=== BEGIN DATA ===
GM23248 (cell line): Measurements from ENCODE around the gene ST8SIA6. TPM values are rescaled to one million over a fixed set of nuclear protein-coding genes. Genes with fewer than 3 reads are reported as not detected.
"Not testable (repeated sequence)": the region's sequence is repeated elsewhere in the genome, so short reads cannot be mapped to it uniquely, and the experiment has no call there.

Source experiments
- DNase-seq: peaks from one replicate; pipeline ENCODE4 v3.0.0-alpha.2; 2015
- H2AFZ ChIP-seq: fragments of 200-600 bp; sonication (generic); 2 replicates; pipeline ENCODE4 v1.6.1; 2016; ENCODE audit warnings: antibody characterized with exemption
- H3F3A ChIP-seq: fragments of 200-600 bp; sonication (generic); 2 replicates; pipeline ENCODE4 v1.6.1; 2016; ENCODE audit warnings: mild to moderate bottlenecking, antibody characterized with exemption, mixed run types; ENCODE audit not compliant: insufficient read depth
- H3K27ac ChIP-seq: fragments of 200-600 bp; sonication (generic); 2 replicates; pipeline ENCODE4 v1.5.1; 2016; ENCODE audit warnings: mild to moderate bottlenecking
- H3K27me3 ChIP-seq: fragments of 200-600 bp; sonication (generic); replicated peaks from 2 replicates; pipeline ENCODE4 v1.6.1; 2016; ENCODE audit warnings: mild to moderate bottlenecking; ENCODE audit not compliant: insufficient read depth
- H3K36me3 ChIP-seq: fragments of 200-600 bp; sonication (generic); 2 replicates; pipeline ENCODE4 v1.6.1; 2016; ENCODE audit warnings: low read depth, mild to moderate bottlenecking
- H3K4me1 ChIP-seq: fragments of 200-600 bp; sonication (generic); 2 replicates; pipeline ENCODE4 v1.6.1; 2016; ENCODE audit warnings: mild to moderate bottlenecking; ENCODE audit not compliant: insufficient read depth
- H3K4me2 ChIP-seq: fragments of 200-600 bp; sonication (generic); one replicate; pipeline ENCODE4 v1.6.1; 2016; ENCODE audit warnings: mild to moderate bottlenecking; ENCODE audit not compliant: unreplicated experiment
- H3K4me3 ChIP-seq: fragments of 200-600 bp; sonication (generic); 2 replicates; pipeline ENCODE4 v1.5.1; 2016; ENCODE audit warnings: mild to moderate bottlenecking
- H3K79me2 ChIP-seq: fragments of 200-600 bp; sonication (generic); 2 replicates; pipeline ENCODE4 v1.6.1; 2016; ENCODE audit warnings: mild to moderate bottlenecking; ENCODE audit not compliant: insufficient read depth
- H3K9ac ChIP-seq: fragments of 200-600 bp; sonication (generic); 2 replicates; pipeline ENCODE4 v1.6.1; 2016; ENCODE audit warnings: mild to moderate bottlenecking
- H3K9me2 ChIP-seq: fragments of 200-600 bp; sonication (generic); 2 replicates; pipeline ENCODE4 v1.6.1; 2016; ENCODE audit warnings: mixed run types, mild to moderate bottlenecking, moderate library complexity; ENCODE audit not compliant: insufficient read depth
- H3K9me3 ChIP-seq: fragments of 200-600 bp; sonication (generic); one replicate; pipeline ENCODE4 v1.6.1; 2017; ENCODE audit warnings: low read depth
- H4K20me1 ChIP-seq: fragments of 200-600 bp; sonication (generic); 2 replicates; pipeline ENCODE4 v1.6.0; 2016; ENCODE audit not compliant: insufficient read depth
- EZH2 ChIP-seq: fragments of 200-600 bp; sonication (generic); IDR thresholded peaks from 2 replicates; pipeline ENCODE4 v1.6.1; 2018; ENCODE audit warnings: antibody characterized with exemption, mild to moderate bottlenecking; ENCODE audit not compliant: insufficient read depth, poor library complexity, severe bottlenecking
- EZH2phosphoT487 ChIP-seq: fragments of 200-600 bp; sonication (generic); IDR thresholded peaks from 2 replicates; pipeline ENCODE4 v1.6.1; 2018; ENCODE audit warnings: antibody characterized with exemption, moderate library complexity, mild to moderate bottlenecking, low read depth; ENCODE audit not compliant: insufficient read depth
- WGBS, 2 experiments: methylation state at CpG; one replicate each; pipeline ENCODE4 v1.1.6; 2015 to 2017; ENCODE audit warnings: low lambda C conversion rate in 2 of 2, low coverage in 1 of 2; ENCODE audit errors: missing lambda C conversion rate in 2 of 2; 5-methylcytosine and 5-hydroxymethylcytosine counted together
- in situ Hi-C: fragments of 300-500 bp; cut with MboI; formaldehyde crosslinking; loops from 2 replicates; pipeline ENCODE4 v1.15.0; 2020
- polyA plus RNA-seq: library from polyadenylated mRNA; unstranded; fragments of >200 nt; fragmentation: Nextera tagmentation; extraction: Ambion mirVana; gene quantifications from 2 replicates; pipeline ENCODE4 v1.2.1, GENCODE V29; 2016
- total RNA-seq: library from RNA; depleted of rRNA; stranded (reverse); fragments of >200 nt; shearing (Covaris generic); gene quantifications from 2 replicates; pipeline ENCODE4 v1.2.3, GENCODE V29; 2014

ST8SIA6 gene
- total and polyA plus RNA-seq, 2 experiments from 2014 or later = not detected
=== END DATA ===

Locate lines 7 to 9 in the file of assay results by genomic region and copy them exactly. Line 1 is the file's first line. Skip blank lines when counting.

- H3K27ac ChIP-seq: fragments of 200-600 bp; sonication (generic); 2 replicates; pipeline ENCODE4 v1.5.1; 2016; ENCODE audit warnings: mild to moderate bottlenecking
- H3K27me3 ChIP-seq: fragments of 200-600 bp; sonication (generic); replicated peaks from 2 replicates; pipeline ENCODE4 v1.6.1; 2016; ENCODE audit warnings: mild to moderate bottlenecking; ENCODE audit not compliant: insufficient read depth
- H3K36me3 ChIP-seq: fragments of 200-600 bp; sonication (generic); 2 replicates; pipeline ENCODE4 v1.6.1; 2016; ENCODE audit warnings: low read depth, mild to moderate bottlenecking